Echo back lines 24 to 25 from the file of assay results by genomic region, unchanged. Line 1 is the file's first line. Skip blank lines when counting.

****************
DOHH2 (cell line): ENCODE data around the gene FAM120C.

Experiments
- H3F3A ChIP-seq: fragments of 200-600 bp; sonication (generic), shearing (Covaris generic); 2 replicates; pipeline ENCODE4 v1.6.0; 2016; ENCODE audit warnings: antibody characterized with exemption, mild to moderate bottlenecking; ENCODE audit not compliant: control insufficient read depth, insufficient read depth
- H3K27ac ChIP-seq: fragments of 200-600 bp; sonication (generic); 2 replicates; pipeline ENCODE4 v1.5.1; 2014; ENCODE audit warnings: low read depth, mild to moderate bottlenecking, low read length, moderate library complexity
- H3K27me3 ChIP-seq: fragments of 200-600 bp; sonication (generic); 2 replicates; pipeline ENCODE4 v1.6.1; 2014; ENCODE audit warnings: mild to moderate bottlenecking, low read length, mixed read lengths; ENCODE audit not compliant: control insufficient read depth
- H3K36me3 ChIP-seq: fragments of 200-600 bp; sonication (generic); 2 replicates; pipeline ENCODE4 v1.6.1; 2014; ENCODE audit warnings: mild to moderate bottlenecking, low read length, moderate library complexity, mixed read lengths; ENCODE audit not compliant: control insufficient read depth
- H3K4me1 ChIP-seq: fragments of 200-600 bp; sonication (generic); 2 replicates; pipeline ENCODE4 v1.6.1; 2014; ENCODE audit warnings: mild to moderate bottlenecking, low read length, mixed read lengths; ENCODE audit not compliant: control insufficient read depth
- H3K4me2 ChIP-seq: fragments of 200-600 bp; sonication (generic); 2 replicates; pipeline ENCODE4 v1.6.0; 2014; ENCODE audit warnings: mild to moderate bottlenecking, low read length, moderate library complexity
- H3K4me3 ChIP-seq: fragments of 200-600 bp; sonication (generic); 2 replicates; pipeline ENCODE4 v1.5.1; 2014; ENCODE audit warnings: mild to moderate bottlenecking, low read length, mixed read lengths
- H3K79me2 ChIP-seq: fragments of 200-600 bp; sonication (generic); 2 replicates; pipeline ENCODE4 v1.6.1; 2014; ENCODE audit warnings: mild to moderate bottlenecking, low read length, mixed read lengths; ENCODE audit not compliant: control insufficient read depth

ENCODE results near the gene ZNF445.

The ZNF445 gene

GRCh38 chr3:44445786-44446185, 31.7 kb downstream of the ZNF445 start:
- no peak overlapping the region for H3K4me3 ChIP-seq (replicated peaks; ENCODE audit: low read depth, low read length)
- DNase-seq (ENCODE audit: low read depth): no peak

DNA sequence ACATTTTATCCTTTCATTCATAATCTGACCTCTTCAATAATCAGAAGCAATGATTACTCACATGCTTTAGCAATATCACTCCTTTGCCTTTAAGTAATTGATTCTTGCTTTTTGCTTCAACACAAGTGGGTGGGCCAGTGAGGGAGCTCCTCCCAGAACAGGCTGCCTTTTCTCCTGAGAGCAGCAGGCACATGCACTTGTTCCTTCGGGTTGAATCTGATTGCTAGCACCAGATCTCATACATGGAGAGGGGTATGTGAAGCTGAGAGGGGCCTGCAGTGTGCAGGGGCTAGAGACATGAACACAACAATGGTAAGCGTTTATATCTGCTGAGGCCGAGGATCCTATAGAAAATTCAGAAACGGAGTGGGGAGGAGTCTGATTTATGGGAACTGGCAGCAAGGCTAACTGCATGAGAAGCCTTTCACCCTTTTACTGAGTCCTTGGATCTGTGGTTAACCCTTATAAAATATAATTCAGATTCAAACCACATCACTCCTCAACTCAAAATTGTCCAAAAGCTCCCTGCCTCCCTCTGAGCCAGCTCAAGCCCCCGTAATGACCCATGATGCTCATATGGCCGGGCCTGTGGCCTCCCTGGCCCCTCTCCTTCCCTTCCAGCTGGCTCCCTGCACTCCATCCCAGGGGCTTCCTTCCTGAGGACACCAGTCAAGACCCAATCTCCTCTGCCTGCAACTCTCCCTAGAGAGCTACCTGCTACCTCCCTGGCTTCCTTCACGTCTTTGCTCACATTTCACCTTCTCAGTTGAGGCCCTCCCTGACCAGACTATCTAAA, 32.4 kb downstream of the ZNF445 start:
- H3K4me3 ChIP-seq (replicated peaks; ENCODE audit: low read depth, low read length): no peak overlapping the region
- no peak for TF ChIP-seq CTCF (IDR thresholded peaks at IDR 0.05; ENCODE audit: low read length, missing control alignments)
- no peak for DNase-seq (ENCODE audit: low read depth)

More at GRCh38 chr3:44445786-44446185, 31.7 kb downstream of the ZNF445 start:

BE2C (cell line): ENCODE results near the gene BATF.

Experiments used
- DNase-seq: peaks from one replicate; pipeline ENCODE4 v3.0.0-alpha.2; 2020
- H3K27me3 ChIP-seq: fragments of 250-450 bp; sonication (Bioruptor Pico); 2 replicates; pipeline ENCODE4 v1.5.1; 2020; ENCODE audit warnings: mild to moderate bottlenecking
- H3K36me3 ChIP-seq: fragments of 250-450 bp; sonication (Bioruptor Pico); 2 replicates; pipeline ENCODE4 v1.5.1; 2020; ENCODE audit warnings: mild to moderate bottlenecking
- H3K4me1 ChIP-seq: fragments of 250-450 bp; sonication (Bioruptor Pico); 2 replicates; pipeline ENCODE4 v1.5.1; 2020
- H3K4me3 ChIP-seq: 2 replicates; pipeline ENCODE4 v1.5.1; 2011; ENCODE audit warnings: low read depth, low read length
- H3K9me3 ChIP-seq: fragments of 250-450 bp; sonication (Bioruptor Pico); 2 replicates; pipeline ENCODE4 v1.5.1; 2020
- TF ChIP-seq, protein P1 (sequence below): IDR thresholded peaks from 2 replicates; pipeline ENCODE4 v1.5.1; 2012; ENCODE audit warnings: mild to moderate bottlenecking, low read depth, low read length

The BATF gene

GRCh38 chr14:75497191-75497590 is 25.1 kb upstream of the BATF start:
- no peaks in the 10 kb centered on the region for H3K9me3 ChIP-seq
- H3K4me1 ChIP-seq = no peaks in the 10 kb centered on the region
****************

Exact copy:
- H3K27me3 ChIP-seq: fragments of 250-450 bp; sonication (Bioruptor Pico); 2 replicates; pipeline ENCODE4 v1.5.1; 2020; ENCODE audit warnings: mild to moderate bottlenecking
- H3K36me3 ChIP-seq: fragments of 250-450 bp; sonication (Bioruptor Pico); 2 replicates; pipeline ENCODE4 v1.5.1; 2020; ENCODE audit warnings: mild to moderate bottlenecking